If there’s one thing we can count on, it’s that nothing lasts. That’s particularly true in sports where a player’s role can and often will change from year-to-year. Sometimes these changes are for the better and other times…not so much. This week we’ll take a look at five players who are poised to improve upon their 2010-11 numbers, thanks to their new circumstances.
Martin Havlat-RW-San Jose Sharks
Havlat managed to play in 151 of a possible 164 games in two seasons with the Wild, but even still, his tenure there was a disappointing one. At his best, Havlat can be a near point-per-game player, but there was only so much he could do on the offensively challenged Minnesota Wild. His ice time per game might not increase much with the move to San Jose, but the quality of his linemates will. He’s likely to spend the vast majority of his minutes with the likes of Joe Thornton, Patrick Marleau, Joe Pavelski, and Logan Couture, which is a huge step up from his linemates in Minnesota, who had only one other 50-plus point player in Mikko Koivu.
Havlat recorded 29 goals and 77 points in 81 games with the Chicago Blackhawks in 2008-09 and we wouldn’t be surprised if he puts up similar numbers in his first campaign with the Sharks. His plus/minus rating should also significantly improve after posting a minus-29 rating over the course of his tenure with Minnesota.
Brian Campbell-D-Florida Panthers
Campbell’s massive eight-year, $57 million contract didn’t look particularly good when he signed it prior to the start of the 2008-09 season, and it certainly doesn’t look any more appetizing after he recorded just 27 points in 65 games in 2010-11. Campbell was starting to look untradeable, but the man who had originally inked him – then Blackhawks GM Dale Tallon – was interested in taking Campbell to help his new team reach the cap floor.
It’s hard to see Campbell living up to that contract, but there is reason to be optimistic about his chances of rebounding in Florida. Part of his decline can be attributed to the rise of Duncan Keith and Brent Seabrook in the years since his signing. Campbell averaged 4:28 power-play minutes per game in 2008-09 and he rewarded the Blackhawks with 24 power-play points and 52 points overall. Last season, Campbell ranked eighth on the team with just 2:02 minutes per game with the man advantage, and as a result he had just six power-play points. However, at the same time, his even strength points barely declined over that span, from 28 in 82 games in 2008-09 to 20 in 65 contests.
In Florida he’ll get another opportunity to quarterback a team’s power-play and while the Panthers don’t have as many offensive weapons as the Blackhawks, he should reach the 40-point mark if he can stay healthy. Of course, you should also note that his plus/minus rating, which stood at plus-28 last season, will take a big hit with his new club.
Niklas Kronwall-D-Detroit Red Wings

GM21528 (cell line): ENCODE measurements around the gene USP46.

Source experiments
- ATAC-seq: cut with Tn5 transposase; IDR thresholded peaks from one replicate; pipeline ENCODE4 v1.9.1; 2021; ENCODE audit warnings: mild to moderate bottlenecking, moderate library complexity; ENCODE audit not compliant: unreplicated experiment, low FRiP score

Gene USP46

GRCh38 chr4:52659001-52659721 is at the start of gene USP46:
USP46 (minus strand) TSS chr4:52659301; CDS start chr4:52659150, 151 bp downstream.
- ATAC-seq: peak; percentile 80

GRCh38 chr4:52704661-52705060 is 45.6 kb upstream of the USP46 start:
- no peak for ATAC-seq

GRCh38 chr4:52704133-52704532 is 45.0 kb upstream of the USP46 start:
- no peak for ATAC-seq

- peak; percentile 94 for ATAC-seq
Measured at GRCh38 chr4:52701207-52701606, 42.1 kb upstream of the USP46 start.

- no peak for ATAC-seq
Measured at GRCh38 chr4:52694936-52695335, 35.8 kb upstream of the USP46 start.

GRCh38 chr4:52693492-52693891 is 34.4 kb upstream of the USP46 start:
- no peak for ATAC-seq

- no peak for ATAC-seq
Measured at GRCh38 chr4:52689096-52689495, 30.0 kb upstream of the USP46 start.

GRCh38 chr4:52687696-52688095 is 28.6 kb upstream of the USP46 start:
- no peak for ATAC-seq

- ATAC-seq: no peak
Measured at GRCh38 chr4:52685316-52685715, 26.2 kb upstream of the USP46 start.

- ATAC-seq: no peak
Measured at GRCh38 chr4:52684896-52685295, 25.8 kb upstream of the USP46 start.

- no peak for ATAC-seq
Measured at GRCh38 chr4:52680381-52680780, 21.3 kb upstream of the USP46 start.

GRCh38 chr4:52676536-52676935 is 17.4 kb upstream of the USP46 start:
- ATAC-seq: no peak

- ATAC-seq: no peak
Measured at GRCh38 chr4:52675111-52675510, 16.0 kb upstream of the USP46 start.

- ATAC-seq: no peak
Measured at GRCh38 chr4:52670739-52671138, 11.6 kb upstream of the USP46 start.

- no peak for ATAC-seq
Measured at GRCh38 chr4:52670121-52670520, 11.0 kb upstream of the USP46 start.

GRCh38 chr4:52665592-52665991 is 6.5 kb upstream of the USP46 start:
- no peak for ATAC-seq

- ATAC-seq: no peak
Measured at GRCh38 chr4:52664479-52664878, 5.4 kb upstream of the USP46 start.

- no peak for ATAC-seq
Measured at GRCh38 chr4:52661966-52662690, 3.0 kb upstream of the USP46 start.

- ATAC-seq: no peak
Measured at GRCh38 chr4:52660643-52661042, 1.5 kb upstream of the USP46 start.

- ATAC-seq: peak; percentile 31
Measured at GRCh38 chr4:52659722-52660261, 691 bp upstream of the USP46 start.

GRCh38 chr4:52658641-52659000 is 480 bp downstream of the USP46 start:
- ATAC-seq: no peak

Slowly but surely, Kronwall is becoming one of the leaders of the Detroit Red Wings. Kronwall’s ascension towards the top of the Red Wings’ defensive depth charts was accelerated over the summer when Brian Rafalski decided to retire. Nicklas Lidstrom decided to stay on for at least one more season, so the pressure on Kronwall won’t be tremendous, but he’s still expected to play a much bigger role with the man advantage now that Rafalski is gone.
Kronwall had 37 points last season with 13 of them coming on the power play. However, he was averaging 2:35 power-play minutes compared to Rafalski’s 3:32. It stands to reason that Kronwall’s ice time with the man advantage could jump up by as much as a minute per game, which might be enough to help him reach the 50-point milestone for the first time since 2008-09.
Jamie Benn-LW/C-Dallas Stars
After recording 41 points in 82 games in 2009-10, Benn only got better in his sophomore campaign with 56 points in 69 contests. Benn is one of the main players that the Dallas Stars are looking to step up in Brad Richards’ absence. That could mean a shift to center and it will almost certainly mean more playing time with the man advantage, as Richards led the league in power-play ice time with 384:18 total minutes.
Even if Richards was still around, we would expect Benn to put up new career-highs in 2011-12, but now that he could serve on the team’s top line, we wouldn’t be surprised if he gets 65-70 points. The only condition is that he has to stay healthy, and to that end we’re a little concerned by the fact that he missed time last season due to a concussion in October and then a shoulder injury in February.
James van Riemsdyk-LW-Philadelphia Flyers
JVR only has 75 points in 153 career games, but is that really surprising? Over the past two seasons, he has been buried in what was once a ridiculously deep group of forwards. Despite his potential, he averaged just 12:58 minutes in 2009-10 and 14:32 minutes last season. However, with Jeff Carter and Mike Richards gone, that will change.
If you needed any proof that the Philadelphia Flyers intend to lean on van Riemsdyk now that they’ve shed several members of their old guard, you got it when they inked him to a six-year, $25.5 million contract extension. That’s a lot of money to invest in a player who hasn’t proven himself yet, but he is certainly talented enough to grow into that paycheck. JVR should see a noteworthy jump in production this season and record close to 60 points.